In Collaboration With: Michael Sorkin Studio, Saudi Diyar Consultants, Thinkwell, Level Infrastructure, BuroEhring, Klingmann Architects and Brand Consultants.
Project Location: Saudi Arabia
Total Area (sq.ft.): 80,729,328(approx.)
Competition Date: March 2018
Driving or flying out from Riyadh, an apparition appears in the desert: Camel City. Sheltering beneath a vast crescent of shade, a teeming cultural and recreational entrepot dedicated to the celebration of the global culture of the camel shimmers like a mirage. Located at the site of the great Saudi festival with its races, auctions, and beauty contests that already attracts two million visitors in January, the new city adds a vast range of activities, events, and facilities that will enliven the place around the year and draw tens of millions of visitors from around the world.
An event attended by two million people over a month's time in one place is a city. The Camel Festival of today is a temporary town, something between a settlement and an encampment: intensely active and crowded and then gone.
At the height of the event, tens of thousands of people a day pack the village and its grounds, creating a place that is boisterous and vivid, filled with crowds out for the races, for the camel beauty pageant, and all the associated activities and exhibits.
How to both house this singular spectacle and extend its aura-its vibe-over the course of the entire year? We offer two strategies. The first is a great intensification of the Festival itself. Beyond activities centered on the camel, we propose to dramatically increase the range of possibilitiesand entice visitors to commit to a longer stay. Our plan, therefore, includes hotels and restaurants, sports facilities, entertainment venues, and other attractions: allowing visitors to get away from ordinary life to enjoy the relaxation and stimulation of a magical place, rich with entertainment, culture, and life.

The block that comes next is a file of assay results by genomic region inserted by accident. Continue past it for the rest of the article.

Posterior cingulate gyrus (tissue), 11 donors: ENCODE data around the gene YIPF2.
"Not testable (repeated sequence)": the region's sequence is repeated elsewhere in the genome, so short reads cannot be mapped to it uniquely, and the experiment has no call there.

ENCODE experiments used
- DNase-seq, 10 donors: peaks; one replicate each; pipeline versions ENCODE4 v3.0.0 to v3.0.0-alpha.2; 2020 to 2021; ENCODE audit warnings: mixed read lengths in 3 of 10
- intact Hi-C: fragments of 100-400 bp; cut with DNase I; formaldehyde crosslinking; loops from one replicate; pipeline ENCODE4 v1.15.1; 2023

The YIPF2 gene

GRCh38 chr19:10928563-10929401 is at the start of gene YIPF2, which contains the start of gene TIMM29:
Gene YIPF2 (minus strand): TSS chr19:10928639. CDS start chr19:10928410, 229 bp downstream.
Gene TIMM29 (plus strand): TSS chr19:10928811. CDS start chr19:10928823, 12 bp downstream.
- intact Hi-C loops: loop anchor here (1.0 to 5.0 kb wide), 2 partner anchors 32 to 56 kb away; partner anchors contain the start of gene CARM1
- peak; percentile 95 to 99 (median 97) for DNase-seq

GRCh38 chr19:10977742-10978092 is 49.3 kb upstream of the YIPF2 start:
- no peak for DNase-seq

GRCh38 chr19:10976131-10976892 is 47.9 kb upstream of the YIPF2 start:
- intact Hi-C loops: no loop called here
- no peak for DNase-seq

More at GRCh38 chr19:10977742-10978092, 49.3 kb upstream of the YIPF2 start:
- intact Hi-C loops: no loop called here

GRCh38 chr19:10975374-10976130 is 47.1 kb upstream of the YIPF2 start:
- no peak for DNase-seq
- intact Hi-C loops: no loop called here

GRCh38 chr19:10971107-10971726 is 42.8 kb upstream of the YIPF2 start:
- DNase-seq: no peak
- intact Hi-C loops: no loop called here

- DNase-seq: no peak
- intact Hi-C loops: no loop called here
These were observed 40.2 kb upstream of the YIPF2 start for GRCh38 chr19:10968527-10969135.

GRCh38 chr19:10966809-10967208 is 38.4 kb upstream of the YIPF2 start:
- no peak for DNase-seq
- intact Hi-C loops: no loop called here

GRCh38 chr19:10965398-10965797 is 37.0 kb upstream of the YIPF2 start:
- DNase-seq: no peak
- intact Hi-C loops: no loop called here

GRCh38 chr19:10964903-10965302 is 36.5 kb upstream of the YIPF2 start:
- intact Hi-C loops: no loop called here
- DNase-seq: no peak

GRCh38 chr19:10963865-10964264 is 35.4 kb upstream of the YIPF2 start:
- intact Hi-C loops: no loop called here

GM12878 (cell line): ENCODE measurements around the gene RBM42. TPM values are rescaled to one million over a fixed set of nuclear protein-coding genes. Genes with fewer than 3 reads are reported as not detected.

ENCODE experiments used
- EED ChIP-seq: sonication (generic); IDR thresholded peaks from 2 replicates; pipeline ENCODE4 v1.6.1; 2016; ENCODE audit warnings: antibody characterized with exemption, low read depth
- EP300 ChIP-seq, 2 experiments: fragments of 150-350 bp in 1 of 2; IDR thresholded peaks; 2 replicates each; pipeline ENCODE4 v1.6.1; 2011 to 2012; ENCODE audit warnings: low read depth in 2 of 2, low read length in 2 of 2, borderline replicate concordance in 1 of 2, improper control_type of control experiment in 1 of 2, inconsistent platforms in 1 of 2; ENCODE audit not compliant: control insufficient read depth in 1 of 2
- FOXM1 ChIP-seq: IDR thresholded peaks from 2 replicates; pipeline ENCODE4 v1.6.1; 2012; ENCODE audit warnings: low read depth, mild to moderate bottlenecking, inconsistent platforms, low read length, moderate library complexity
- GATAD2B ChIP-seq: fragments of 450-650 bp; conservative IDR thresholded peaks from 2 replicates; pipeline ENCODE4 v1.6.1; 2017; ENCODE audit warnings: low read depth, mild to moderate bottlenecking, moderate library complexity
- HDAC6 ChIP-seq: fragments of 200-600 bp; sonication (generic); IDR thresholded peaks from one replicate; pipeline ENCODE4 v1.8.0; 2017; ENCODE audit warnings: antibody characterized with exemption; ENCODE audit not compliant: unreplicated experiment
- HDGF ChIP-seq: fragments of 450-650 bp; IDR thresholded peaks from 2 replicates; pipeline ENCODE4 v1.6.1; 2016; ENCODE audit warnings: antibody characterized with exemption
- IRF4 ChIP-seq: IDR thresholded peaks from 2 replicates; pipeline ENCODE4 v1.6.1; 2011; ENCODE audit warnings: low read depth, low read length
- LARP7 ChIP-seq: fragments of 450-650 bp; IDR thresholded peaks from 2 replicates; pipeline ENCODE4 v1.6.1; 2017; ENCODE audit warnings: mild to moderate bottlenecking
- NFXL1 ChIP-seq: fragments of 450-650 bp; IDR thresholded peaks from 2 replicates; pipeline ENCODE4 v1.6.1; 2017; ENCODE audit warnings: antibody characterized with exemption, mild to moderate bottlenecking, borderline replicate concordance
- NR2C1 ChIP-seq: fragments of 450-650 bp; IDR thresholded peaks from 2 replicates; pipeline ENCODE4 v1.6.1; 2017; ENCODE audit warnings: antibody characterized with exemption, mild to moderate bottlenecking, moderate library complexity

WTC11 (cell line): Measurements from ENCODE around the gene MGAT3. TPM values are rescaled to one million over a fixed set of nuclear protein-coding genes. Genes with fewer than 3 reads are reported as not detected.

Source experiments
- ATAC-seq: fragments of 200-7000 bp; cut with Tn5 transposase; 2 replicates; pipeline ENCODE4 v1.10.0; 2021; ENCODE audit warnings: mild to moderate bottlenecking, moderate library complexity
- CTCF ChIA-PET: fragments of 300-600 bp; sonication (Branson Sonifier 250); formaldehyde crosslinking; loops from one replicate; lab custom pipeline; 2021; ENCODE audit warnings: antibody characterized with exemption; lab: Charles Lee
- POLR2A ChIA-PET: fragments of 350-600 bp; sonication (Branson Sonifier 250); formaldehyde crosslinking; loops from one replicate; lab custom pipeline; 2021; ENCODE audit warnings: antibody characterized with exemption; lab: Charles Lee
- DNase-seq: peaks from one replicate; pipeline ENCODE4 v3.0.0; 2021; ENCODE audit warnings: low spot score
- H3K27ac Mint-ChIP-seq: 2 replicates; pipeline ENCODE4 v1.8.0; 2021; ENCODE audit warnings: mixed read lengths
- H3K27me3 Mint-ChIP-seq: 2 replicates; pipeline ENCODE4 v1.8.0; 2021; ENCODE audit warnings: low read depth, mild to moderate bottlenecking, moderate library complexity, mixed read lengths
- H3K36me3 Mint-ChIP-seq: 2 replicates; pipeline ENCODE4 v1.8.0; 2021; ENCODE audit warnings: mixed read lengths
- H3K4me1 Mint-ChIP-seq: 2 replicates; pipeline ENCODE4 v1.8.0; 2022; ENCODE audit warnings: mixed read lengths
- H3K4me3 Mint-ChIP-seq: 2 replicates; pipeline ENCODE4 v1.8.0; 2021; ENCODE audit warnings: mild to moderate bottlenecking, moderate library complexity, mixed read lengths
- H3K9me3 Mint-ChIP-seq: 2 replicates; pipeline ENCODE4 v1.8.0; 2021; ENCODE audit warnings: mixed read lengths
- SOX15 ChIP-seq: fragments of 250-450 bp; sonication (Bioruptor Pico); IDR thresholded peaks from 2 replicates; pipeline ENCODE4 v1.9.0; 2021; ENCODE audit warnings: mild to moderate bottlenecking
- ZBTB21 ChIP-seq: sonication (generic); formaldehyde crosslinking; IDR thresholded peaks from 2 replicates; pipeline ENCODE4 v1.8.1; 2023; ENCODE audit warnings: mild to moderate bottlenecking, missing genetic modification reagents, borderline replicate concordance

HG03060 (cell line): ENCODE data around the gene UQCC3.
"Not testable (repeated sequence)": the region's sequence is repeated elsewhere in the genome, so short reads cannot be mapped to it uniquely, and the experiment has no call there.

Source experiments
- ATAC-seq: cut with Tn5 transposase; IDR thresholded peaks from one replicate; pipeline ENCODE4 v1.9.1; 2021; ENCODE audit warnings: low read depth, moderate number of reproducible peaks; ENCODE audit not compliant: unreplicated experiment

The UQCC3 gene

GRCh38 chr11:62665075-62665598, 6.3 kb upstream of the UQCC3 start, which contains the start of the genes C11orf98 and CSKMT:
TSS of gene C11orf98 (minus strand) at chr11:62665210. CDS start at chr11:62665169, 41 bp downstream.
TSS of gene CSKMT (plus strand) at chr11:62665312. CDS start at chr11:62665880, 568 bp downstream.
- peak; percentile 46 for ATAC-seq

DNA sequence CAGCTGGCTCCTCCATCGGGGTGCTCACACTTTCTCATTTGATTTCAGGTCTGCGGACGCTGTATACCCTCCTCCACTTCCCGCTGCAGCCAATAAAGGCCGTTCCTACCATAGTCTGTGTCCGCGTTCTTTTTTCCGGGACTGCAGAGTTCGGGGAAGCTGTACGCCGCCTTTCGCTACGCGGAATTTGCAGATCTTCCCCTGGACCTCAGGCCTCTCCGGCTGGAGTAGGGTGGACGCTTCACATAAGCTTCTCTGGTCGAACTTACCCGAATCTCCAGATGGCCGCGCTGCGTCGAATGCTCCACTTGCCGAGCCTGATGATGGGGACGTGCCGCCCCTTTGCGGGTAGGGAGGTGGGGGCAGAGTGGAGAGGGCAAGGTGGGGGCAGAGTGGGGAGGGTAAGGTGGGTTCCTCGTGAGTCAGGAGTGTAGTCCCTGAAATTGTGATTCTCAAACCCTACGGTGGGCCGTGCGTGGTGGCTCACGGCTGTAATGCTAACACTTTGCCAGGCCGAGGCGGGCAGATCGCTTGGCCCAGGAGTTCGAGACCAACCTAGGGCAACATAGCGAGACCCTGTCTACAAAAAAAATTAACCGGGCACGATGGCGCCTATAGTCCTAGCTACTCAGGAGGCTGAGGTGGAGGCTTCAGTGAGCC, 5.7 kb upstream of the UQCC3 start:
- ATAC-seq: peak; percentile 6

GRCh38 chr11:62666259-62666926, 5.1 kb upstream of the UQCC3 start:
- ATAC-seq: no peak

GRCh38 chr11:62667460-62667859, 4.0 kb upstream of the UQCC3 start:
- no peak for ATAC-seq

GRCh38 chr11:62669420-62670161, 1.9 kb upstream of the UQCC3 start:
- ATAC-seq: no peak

Our second strategy is to extend the possibilities of the village to make it into an attraction that will offer a powerful draw year-round for visitors from Riyadh, Saudi Arabia, and the world. New and returning visitors will fill the town's attractions,
its museums, theaters, shops, sports facilities, and international exhibitions. They will eat in its food halls, restaurants and cafes, and venture atop camels (not to mention ATV's) out into the desert. They will gather with their families to linger and relax in the Paradise Garden that covers the roof tops of the buildings of Camel City.
What we suggest is a not a "theme park" but something more ambitious, a place that lies in the territory between a resort, an arts and entertainment district, and a town. The array of activities available will find their focus in the culture of the camel and in the meaning of life in the desert.